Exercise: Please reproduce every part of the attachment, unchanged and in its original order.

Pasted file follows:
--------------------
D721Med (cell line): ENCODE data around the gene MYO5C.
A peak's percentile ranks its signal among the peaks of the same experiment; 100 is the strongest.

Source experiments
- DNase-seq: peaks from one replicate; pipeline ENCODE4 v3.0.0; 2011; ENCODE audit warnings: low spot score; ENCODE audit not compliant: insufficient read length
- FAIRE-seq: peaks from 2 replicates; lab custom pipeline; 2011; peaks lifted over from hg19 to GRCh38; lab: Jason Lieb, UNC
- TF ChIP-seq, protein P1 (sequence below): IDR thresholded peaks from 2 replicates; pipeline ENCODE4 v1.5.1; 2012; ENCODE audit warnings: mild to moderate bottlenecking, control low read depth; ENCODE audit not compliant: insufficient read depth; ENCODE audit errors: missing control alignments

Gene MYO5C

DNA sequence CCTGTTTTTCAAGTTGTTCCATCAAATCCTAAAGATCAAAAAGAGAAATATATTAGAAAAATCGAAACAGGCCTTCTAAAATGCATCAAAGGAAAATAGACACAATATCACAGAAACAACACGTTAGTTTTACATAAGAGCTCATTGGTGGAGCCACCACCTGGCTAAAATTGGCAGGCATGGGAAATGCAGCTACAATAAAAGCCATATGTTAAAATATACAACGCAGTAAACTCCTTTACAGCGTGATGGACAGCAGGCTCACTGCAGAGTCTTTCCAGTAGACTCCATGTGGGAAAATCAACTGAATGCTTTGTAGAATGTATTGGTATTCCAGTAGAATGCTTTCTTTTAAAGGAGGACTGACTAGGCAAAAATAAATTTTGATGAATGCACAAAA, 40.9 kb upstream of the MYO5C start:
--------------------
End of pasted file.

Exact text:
D721Med (cell line): ENCODE data around the gene MYO5C.
A peak's percentile ranks its signal among the peaks of the same experiment; 100 is the strongest.

Source experiments
- DNase-seq: peaks from one replicate; pipeline ENCODE4 v3.0.0; 2011; ENCODE audit warnings: low spot score; ENCODE audit not compliant: insufficient read length
- FAIRE-seq: peaks from 2 replicates; lab custom pipeline; 2011; peaks lifted over from hg19 to GRCh38; lab: Jason Lieb, UNC
- TF ChIP-seq, protein P1 (sequence below): IDR thresholded peaks from 2 replicates; pipeline ENCODE4 v1.5.1; 2012; ENCODE audit warnings: mild to moderate bottlenecking, control low read depth; ENCODE audit not compliant: insufficient read depth; ENCODE audit errors: missing control alignments

Gene MYO5C

DNA sequence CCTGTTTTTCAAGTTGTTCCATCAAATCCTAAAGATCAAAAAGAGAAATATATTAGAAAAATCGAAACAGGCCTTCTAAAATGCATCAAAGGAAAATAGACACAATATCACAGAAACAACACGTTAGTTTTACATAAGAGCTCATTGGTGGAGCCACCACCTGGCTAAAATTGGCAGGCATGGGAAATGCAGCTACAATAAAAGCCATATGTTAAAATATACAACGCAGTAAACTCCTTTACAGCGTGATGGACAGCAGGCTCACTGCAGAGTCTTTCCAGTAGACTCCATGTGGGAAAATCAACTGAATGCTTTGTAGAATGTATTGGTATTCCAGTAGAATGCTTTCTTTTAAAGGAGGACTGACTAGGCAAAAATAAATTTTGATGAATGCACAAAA, 40.9 kb upstream of the MYO5C start: